Can someone tell me when these two are used and why?
Line voltage is cheap and lame, dude. Low voltage is hip and cool!
Er, Not really.
Low-voltage filaments are short and fat, in comparison to their line-voltage equivalents. The smaller filament means that the light emanates from a smaller "point" in space. Such light is exceptionally crisp and easy to direct with reflectors. It makes diamonds sparkle and shadows more pronounced. A low-voltage reflector bulb can throw a great deal of light in a very specific direction; if you want to throw a spotlight on something and really make it stand out, low-voltage is the way to go.
Low voltage bulbs also tend to be smaller, which is good if you want smaller fixtures. For example, low-voltage undercabinet lights seem to be about 1/2" thinner than similar line-voltage fixtures.
Also, since low-voltage current is less dangerous, it's acceptable to have exposed electrical contacts in places where they might be accidentally touched, which makes some specialty fixtures possible.
Low-voltage requires a transformer to step the current down, which makes the fixtures more expensive. If you want to dim low-voltage lights, you need a special, more expensive, dimmer to do it.
Line voltage filaments, on the other hand, are larger so the light tends to be more diffuse. Shadows are less pronounced. It's a better choice for general lighting, where you don't want hard shadows. The fixtures are cheaper, as are the dimmers to control them.
A few other considerations: as jon1270 explained, low voltage filaments are thicker than line voltage. This makes them more rugged in locations where vibration is a consideration (like slamming cabinet doors).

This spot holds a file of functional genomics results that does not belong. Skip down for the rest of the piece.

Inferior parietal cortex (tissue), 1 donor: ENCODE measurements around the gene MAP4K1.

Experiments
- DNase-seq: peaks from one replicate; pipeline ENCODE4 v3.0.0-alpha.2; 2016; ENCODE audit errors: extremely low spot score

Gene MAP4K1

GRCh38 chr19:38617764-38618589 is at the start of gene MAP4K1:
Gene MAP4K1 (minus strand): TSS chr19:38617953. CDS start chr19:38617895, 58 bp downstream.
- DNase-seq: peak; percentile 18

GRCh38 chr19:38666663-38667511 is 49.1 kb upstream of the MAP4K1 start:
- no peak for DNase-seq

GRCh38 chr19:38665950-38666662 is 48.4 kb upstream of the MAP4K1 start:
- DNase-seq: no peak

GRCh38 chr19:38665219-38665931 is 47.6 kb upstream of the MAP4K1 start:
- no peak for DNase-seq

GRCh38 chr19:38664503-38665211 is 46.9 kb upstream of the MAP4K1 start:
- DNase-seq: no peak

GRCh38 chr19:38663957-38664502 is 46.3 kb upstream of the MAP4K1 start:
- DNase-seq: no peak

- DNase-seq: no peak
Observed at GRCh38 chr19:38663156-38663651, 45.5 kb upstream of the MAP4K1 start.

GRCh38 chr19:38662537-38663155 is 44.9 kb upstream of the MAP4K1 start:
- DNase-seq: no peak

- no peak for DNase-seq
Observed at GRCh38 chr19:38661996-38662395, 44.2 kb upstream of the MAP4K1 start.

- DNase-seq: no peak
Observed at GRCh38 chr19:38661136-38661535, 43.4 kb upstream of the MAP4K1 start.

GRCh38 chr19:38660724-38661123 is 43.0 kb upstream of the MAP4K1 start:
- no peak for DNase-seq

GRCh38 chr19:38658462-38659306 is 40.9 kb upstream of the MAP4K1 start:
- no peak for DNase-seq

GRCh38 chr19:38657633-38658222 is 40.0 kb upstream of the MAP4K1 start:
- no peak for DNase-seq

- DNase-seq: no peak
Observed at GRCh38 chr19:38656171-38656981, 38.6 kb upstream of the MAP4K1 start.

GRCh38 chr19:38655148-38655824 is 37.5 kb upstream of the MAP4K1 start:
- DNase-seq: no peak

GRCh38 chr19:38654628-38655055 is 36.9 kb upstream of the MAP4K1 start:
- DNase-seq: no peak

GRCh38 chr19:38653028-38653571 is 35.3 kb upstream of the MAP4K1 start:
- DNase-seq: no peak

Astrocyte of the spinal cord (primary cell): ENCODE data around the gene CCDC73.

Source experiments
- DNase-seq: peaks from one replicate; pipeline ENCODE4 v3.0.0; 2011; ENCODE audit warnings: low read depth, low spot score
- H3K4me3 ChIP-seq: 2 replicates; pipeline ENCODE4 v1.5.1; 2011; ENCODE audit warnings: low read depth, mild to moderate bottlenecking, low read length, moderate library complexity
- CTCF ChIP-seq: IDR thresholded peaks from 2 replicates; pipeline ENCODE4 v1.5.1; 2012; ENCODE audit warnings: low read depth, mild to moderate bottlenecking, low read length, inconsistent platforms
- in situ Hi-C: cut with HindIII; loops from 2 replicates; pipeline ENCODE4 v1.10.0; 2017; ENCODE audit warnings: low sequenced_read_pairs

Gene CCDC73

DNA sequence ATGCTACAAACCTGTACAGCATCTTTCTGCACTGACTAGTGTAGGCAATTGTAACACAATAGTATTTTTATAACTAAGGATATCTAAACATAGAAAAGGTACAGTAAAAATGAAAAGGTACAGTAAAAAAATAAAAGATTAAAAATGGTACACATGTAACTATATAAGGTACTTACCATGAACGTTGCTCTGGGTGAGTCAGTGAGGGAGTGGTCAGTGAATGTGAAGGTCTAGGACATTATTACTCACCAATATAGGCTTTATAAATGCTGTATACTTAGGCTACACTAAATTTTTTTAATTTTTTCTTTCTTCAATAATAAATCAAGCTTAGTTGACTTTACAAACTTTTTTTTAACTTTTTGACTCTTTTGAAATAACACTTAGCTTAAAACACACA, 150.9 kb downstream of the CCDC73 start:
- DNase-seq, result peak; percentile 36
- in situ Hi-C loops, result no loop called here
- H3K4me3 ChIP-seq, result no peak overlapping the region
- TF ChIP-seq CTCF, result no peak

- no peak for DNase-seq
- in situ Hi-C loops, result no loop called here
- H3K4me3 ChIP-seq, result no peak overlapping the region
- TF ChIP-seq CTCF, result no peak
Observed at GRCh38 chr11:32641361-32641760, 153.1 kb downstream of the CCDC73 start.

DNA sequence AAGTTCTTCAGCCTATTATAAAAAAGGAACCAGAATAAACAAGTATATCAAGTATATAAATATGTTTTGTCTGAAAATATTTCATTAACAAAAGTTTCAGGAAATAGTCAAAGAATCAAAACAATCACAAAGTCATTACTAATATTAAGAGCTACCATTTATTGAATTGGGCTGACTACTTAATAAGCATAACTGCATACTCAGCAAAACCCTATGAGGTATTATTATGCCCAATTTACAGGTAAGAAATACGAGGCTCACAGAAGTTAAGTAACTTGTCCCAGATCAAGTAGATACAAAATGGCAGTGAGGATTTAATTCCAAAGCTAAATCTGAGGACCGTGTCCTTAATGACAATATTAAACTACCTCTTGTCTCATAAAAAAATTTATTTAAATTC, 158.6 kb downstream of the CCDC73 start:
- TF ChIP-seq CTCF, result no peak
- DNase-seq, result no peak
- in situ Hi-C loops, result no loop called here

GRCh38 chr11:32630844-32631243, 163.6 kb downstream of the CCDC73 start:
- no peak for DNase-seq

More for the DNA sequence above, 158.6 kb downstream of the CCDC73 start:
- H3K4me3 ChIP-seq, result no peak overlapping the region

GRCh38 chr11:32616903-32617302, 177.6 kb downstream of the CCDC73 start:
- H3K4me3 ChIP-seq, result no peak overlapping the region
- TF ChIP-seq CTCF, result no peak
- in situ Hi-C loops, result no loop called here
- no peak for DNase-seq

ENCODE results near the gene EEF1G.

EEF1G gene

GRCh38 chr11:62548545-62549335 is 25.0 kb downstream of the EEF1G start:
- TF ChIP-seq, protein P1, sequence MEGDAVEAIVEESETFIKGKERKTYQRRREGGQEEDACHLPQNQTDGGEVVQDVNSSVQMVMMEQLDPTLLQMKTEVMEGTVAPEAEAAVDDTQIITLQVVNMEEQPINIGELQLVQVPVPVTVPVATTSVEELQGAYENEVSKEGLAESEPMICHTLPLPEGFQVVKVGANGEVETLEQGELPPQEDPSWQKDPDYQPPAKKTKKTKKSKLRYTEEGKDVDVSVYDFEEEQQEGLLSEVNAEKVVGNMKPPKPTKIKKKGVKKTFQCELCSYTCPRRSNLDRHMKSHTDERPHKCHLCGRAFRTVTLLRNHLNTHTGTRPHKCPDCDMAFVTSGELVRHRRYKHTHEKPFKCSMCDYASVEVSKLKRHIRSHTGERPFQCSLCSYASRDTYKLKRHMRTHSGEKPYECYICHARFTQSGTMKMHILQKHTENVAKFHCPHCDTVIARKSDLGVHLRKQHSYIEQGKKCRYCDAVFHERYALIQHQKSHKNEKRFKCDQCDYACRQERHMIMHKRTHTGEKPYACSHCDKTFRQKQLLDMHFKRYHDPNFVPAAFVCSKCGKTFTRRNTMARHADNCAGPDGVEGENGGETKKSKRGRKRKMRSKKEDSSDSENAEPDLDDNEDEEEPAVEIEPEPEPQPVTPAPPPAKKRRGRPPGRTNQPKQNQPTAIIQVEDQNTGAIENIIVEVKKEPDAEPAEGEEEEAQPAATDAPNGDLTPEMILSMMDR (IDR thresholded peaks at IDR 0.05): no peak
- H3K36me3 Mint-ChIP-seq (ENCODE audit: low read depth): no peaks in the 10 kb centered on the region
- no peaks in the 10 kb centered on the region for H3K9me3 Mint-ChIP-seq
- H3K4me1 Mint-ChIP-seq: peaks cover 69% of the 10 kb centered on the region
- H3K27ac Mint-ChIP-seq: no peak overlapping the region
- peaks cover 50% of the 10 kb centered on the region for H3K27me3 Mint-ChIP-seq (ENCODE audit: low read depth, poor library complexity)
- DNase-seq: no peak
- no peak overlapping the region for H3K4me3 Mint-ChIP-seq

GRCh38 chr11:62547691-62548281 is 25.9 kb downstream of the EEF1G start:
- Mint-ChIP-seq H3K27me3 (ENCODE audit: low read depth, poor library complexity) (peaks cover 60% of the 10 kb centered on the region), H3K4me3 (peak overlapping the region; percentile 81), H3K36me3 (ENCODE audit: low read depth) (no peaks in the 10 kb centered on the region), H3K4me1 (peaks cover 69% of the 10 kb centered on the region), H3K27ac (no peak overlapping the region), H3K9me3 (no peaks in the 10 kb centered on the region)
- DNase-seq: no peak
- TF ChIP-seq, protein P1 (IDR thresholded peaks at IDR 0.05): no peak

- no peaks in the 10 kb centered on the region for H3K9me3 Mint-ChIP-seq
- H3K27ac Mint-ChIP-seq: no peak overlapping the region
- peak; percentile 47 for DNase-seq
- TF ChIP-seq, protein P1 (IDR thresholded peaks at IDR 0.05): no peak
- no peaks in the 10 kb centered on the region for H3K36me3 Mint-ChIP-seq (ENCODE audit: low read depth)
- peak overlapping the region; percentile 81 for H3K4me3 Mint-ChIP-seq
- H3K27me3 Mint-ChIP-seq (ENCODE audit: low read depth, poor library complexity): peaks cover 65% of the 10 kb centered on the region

Line voltage wiring and fixture installation falls under the juristicition of the National Electrical Code and thus must pass inspection. Low voltage does not.
How do you guys know all this (it's an education, that's for sure)?
The NEC covers low voltage lighting systems in article 411. If the wiring system is concealed it has to follow the standard wiring rules in Chapter 3. Class 2 power limited low voltage systems have less restrictions and tend to be easier to install. If you look at a typical "puck" light system such as Hera Lighting you'll notice that they use class 2 transformers. Doorbell systems are another example of class 2.
Having said the above, I've noticed that many inspectors choose to ignore low voltage lighting systems. But it is within their right to inspect it.
Thank you for all the responses. One more question: If I'm not working with a lighting designer (I sure wish now that I was but it is not in the budget!) how do I know when to ask for what from my eletrician? We are building new.
dmlove, I'm addicted to that moment when a mysterious subject starts to make sense. I'm driven to keep reading about certain topics long past the point where a sensible person would've moved on to something more productive.... like doing the laundry. : )
I'm not a lighting designer by no means...but I did stay at a Holiday Inn Express last night.